Tuesday, 21 February 2017

The Virtue of a Small Penis

When I first went to Florence, I asked my sister in a museum why all the sculptures of naked men had such small penises. At this, her face screwed up with mischievous delight:
"Yours isn't any bigger!"
She was, of course, totally right. I was eight years old.

Poseidon (or Zeus) at the National Archaeological Museum in Athens, Bronze, ca. 460 BC.

Two decades and one puberty spurt later, however, things stand a little differently. And while visiting Athens this month, my question from the 90's returned: How come these perfectly formed males sport such relatively modest members? 


Croatian Apoxyomenos, Bronze, 1st or 2nd c. BC.

After a little research, it turns out that the answer is the same as to any question regarding beauty and body cults: it's cultural. The Ancient Greeks quite simply considered small penises better than big ones. Back then, the ideal man possessed authority, intellect and reason. These were all considered unrelated to penis size. Instead, it was believed that a small penis would help a man not to become a victim of his lust (think poor Michael Fassbender in Shame). 


Shepherd pursued by a phallic Pan - Greek vase, Athenian red figure krater


Big penises, on the other hand, were associated with ugliness and foolishness, which is why only animals or half-animals (such as Satyrs) were depicted with them. The fertility god Priapus was cursed with a permanent massive erection. He was associated with donkeys, and so despised by the other gods that he was thrown off Mount Olympus. 

A Greek Terracotta figure of Priapus, ©Christie’s 2015

The playwright Aristophanes summarizes the Greeks' ideal of male beauty in his play Clouds (first performed in 423 BC.) when he says:

If you do these things I tell you, and bend your efforts to them, you will always have a shining breast, a bright skin, big shoulders, a minute tongue, a big rump and a small prick. But if you follow the practices of today, for a start you’ll have a pale skin, small shoulders, a skinny chest, a big tongue, a small rump, a big prick and a long-winded decree.” (Lines 1010 – 1019, emphasis mine)

This male ideal continued to be propagated by sculptors throughout the ages, from the Romans down to the Renaissance. 


Who would have thought? Sometimes there's nothing better than answering your own question. 

Tuesday, 14 February 2017

Bathing

It may not feel like it, but winter is coming to an end. And this means: (Sun) bathing is nigh. In case you have forgotten what that looks like, here three examples from recent and not so recent history.






1 - Collier Schorr, Schwäbisch Gmünd (2007)
2 - Vintage photograph, anonymous
3 - Michiel Sweerts, Men bathing (1655)

Tuesday, 7 February 2017

The Mania around Moonlight

I first read about "Moonlight" in its New Yorker review last October. The unbeatably clever Hilton Als was smitten by the poetic story about a gay black teenager, and he evoked the key scenes so lovingly that it made me want to see the film more than any other in a long time. I wrote it down on my "to-see" list and never heard about it again.


Until this January. The streets of Paris were plastered with the poster - a serious and somehow vulnerable face daring anyone to look at it. I was so glad. Since when were double-minority (or triple? black, gay and poor) films in the mainstream? And since when do these kinds of films receive Academy Award nominations for Best Feature?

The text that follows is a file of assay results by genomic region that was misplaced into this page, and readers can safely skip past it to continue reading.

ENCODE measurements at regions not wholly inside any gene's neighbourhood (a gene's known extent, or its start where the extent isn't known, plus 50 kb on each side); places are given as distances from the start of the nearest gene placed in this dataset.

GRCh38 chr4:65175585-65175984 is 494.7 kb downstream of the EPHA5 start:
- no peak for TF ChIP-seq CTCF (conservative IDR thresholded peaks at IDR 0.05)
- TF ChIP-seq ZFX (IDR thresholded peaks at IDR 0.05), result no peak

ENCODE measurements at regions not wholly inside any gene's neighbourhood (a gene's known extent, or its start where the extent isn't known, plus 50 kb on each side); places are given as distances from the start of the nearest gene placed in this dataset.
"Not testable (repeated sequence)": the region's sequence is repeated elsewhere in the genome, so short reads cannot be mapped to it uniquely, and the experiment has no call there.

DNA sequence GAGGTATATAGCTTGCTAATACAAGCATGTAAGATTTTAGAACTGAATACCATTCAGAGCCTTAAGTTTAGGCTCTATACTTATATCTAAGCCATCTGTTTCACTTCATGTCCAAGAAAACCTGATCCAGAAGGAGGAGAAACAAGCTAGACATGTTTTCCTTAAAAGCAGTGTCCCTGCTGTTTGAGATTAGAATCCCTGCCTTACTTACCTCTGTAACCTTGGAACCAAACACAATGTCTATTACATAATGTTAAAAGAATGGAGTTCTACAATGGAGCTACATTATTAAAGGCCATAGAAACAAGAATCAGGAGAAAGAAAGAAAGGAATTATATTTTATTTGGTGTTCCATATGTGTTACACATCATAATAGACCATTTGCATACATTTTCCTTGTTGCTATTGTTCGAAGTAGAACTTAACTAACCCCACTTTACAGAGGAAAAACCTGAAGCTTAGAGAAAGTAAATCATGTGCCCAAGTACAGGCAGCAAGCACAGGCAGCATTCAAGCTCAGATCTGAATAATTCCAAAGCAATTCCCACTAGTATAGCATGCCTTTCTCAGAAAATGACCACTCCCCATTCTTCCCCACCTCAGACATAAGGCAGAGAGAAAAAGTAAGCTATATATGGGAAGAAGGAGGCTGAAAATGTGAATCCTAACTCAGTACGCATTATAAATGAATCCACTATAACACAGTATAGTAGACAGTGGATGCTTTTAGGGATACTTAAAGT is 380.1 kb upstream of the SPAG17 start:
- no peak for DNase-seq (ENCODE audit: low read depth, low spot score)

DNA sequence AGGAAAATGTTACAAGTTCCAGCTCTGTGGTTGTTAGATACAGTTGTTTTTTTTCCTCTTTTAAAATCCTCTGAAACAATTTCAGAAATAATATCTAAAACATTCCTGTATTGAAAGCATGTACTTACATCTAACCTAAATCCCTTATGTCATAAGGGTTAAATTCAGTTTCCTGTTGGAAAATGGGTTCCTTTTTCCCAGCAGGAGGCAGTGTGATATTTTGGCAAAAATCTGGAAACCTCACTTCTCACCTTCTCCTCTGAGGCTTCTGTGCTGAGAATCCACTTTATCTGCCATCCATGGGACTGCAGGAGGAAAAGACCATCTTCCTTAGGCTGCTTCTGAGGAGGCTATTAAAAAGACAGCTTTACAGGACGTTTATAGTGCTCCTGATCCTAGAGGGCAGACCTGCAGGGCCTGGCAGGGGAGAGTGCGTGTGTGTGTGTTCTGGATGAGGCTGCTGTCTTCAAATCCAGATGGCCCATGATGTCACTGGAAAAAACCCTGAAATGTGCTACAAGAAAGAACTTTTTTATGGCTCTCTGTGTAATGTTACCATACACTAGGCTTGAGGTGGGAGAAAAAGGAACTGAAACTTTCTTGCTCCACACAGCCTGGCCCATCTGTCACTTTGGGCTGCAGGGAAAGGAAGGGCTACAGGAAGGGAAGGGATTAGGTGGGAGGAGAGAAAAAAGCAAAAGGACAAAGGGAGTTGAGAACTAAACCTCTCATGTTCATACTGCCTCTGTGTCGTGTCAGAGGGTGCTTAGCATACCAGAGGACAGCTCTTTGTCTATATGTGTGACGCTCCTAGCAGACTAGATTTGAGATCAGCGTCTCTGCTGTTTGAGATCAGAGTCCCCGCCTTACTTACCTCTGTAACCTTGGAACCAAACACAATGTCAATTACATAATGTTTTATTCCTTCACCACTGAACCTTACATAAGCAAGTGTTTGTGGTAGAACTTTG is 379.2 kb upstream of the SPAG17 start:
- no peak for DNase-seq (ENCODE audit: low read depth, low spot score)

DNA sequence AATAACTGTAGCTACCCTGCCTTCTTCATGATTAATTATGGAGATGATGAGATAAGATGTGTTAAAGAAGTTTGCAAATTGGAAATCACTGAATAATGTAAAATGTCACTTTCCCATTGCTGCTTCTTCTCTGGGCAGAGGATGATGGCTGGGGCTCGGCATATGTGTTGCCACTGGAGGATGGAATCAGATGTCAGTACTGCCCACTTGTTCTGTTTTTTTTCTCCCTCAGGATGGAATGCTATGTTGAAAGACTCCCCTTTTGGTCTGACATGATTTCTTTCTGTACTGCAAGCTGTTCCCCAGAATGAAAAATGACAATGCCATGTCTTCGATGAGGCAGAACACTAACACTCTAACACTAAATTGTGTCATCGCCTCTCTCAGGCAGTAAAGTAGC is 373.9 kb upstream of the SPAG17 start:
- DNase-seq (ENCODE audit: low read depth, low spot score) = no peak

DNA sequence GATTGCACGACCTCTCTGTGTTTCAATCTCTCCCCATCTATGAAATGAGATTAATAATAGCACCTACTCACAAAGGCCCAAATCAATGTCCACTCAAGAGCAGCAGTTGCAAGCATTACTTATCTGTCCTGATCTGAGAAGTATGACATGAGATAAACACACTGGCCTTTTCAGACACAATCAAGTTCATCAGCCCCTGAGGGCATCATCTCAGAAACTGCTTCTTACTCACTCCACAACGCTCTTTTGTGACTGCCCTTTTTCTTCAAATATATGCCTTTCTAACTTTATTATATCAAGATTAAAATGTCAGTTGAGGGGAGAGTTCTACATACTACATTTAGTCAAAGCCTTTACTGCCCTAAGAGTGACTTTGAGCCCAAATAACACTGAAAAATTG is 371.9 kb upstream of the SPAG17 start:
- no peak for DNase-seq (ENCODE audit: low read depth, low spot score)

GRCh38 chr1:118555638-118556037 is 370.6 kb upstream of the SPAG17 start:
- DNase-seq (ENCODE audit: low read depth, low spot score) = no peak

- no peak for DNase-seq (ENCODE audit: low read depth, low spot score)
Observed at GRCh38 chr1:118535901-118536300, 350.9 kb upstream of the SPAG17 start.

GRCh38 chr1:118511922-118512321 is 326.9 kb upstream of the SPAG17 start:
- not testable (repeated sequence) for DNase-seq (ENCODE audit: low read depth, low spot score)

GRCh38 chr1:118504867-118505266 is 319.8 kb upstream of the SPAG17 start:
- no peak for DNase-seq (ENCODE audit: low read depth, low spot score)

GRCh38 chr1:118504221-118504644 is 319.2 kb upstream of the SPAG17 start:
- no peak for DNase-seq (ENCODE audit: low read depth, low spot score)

So when I finally went to see it last night, the expectations were high. I sat down and held my breath, waiting for the magic. Patiently I let scene by scene pass, but little happened. The pace was slow. A silent traumatized boy passes from childhood to adolescence and adulthood, abused by bullies at school and his drugged mother at home. He finds comfort with a couple who pick him up out of kindness, and experiences a glimpse of love with a boy on the beach.


There are scenes that are beautifully done, and some throw up questions you may have never asked yourself - especially those concerning the fate of homosexuals and black identity in the most disadvantaged parts of America.





But ultimately, in its quest to be artistic, the film ends up being frustrating: The bullied child becomes a lonely drug-dealer who hardly knows who he is, and doesn't make an effort to find out. Ironically, the story becomes a little too much like its main character: silent, underdeveloped, and ultimately unresolved. There is a way to make all these things interesting and deep, but Moonlight doesn't manage that. Instead, it relies excessively on stylizations that make one think of Beyonce's Lemonade, with long self-conscious shots of Southern scenery. I so wish the film could have had the courage to go further, to actually tackle questions it throws up. Failing that, it would have been better to condense the 111 minutes to 30 without losing a gram of its meaning. But since this abridged version doesn't exist, I suggest you save your cinema fare and get the best of the film from Als' fantastic review.

Wednesday, 30 November 2016

The Best Café in the World

Before I went to Bar Luce in Milano's Prada Foundation, I had no idea you could feel so strongly about a place that serves tea. But the longer you sit there and watch the bow-tied waiters move around like graceful Russian ice-skaters, the longer you listen to the jukebox playing Nino Rota, and the longer you bathe in the soothing world of Wes Anderson pastels, the more you realize that Bar Luce is not in fact a bar. It's a fantasy come true.


Nino Rota, Theme for Fellini's Amarcord (1973)







Opened in 2015, it's a place without history, evoking a past that only exists in your dreams. It's a place where you can sit for a whole day and come back first thing next morning. It's a place where even the rubbish bins are perfect. And as if its beauty wasn't enough, the paninis are the best I've ever had in my life, and silly affordable. Here you can always find a table (the tourists have not yet cottoned on) and the people-watching is every bit as superb as you may expect. It's official: this is love.

Friday, 18 November 2016

My Favourite Queer Films 2016

So only one of these was actually released in 2016, but so what? A good queer education is nothing without history and a little context. Here the best films I managed to catch this year.

1. Looking the Movie (2016)


Who saw it coming?